Job 21:12
Parallel Verses
English Standard Version
They sing to the tambourine and the lyre and rejoice to the sound of the pipe.

King James Bible
They take the timbrel and harp, and rejoice at the sound of the organ.

American Standard Version
They sing to the timbrel and harp, And rejoice at the sound of the pipe.

Douay-Rheims Bible
They take the timbrel, and the harp, and rejoice at the sound of the organ.

English Revised Version
They sing to the timbrel and harp, and rejoice at the sound of the pipe.

Webster's Bible Translation
They take the timbrel and harp, and rejoice at the sound of the organ.

Job 21:12 Parallel
Commentary
Keil and Delitzsch Biblical Commentary on the Old Testament

1 Then began Job, and said:

2 Hear, oh hear, my speech,

And let this be instead of your consolations.

3 Suffer me, and I will speak,

And after I have spoken thou mayest mock.

4 As for me, then, doth my complaint concern man,

Or wherefore should I not become impatient?

5 Turn ye to me and be astonished,

And lay your hand upon your mouth.

6 Even if I think of it I am bewildered,

And my flesh taketh hold on trembling - :

The friends, far from being able to solve the enigma of Job's affliction, do not once recognise the mystery as such. They cut the knot by wounding Job most deeply by ever more and more frivolous accusations. Therefore he entreats them to be at least willing to listen (שׁמעוּ with the gerund) to his utterance (מלּה) respecting the unsolved enigma; then (Waw apodosis imper.) shall this attention supply the place of their consolations, i.e., be comforting to him, which their previous supposed consolations could not be. They are to bear with him, i.e., without interruption allow him to answer for himself (שׂאוּני with Kametz before the tone, as Jonah 1:12, comp. קחהוּ, 1 Kings 20:33, not as Hirz. thinks under the influence of the distinctive accent, but according to the established rule, Ges. 60, rem. 1); then he will speak (אנכי contrast to the "ye" in שׂאוני without further force), and after he has expressed himself they may mock. It is, however, not תלעיגוּ (as Olshausen corrects), but תלעיג (in a voluntative signific. equals תלעג), since Job here addresses himself specially to Zophar, the whole of whose last speech must have left the impression on him of a bitter sarcasm (sarkasmo's from sarka'zein in the sense of Job 19:22), and has dealt him the freshest deep blow. In Job 21:4 שׂיחת is not to be understood otherwise than as in Job 7:13; Job 9:27; Job 10:1; Job 23:2, and is to be translated "my complaint." Then the prominently placed אנכי is to be taken, after Ezekiel 33:17, Ges. 121, 3, as an emphatic strengthening of the "my": he places his complaint in contrast with another. This emphasizing is not easily understood, if one, with Hupf., explains: nonne hominis est querela mea, so that ה is equivalent to הלא (which here in the double question is doubly doubtful), and ל is the sign of the cause. Schultens and Berg, who translate לאדם more humano, explain similarly, by again bringing their suspicious ל comparativum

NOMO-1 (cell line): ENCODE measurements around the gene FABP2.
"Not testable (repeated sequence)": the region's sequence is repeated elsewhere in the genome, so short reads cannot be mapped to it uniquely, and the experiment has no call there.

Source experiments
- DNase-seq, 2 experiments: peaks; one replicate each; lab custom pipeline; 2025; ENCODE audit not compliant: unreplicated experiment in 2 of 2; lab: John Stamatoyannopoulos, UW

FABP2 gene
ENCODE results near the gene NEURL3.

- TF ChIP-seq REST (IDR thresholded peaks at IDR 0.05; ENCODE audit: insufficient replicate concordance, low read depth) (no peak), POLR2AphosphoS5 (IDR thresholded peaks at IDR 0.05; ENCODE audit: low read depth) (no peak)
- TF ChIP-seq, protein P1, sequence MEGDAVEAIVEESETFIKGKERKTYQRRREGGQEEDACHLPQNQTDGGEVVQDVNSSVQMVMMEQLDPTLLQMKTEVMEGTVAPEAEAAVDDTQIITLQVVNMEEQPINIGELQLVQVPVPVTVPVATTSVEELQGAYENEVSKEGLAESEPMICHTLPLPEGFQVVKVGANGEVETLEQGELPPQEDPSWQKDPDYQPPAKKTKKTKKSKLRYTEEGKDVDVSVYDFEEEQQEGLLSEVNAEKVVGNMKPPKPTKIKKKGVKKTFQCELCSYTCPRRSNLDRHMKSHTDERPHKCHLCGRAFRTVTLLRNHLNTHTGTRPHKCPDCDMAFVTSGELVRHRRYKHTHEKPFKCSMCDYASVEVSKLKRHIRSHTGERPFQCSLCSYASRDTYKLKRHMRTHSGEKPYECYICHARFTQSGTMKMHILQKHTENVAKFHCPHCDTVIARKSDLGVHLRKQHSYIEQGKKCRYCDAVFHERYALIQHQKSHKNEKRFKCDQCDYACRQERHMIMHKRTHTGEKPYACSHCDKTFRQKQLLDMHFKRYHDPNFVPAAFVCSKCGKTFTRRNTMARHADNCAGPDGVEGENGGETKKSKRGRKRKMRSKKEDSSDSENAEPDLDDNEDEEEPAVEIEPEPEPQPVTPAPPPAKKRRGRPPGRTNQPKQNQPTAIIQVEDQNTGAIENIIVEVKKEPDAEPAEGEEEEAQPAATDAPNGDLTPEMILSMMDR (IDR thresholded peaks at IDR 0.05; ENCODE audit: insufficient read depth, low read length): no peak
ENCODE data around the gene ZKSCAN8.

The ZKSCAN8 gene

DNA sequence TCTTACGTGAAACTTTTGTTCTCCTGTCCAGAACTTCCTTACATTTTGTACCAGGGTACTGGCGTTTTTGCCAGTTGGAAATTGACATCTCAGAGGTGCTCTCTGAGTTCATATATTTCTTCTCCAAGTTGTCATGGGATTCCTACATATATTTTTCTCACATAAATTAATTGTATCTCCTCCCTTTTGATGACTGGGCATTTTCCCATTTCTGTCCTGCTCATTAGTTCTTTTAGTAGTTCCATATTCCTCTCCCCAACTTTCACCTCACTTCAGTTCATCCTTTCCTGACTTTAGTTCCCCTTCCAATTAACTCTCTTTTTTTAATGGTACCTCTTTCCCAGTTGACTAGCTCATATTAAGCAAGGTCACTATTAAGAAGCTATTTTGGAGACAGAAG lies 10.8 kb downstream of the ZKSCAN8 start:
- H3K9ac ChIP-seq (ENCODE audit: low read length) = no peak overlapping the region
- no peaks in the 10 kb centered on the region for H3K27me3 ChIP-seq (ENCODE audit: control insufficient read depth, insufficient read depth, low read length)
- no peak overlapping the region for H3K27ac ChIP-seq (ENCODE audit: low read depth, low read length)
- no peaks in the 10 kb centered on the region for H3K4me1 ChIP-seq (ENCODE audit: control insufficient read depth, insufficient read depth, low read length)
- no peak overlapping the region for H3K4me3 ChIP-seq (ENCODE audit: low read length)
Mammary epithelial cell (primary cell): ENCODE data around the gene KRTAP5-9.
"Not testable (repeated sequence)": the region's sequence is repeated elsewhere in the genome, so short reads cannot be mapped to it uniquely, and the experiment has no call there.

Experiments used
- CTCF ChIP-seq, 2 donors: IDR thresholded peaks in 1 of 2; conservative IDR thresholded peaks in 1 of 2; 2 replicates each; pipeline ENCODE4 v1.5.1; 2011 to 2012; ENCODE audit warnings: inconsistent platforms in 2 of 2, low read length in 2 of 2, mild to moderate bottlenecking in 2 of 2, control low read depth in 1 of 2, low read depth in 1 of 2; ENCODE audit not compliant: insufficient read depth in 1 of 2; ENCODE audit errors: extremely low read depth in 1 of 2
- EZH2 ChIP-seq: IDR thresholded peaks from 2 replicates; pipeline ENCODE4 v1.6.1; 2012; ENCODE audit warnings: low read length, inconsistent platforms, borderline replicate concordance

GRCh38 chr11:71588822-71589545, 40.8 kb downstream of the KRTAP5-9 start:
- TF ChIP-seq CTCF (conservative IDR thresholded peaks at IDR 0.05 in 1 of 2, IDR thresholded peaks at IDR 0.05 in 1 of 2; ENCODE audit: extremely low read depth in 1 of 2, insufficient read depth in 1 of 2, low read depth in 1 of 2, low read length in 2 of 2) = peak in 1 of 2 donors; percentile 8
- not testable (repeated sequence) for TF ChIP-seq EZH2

(Note: In the passage from Ibn-Kissa quoted above, p. 421, Schultens, as Fleischer assures me, has erroneously read Arab. lmchâlı̂b instead of kmchâlı̂b, having been misled by the frequent failing of the upper stroke of the Arab. k, and in general Arab. l is never equals k, and also ל never equals כ, as has been imagined since Schultens.)

here to bear upon it. The ל by שׂיחי (if it may not also be compared with Job 12:8) may certainly be expected to denote those to whom the complaint is addressed. We translate: As for me, then, does my complaint concern men? The אנכי which is placed at the beginning of the sentence comes no less under the rule, Ges. 145, 2, than 121, 3. In general, sufferers seek to obtain alleviation of their sufferings by imploring by words and groans the pity of sympathizing men; the complaint, however, which the three hear from him is of a different kind, for he has long since given up the hope of human sympathy, - his complaint concerns not men, but God (comp. Job 16:20).

continued...

Job 21:12 Parallel Commentaries

Treasury of Scripture Knowledge

Genesis 4:21 And his brother's name was Jubal: he was the father of all such as handle the harp and organ.

Genesis 31:27 Why did you flee away secretly, and steal away from me; and did not tell me, that I might have sent you away with mirth, and with songs...

Isaiah 5:12 And the harp, and the viol, the tabret, and pipe, and wine, are in their feasts: but they regard not the work of the LORD...

Isaiah 22:13 And behold joy and gladness, slaying oxen, and killing sheep, eating flesh, and drinking wine: let us eat and drink...

Amos 6:4-6 That lie on beds of ivory, and stretch themselves on their couches, and eat the lambs out of the flock...

Cross References
Genesis 31:27
Why did you flee secretly and trick me, and did not tell me, so that I might have sent you away with mirth and songs, with tambourine and lyre?

Job 21:11
They send out their little boys like a flock, and their children dance.

Job 21:13
They spend their days in prosperity, and in peace they go down to Sheol.

Psalm 150:4
Praise him with tambourine and dance; praise him with strings and pipe!

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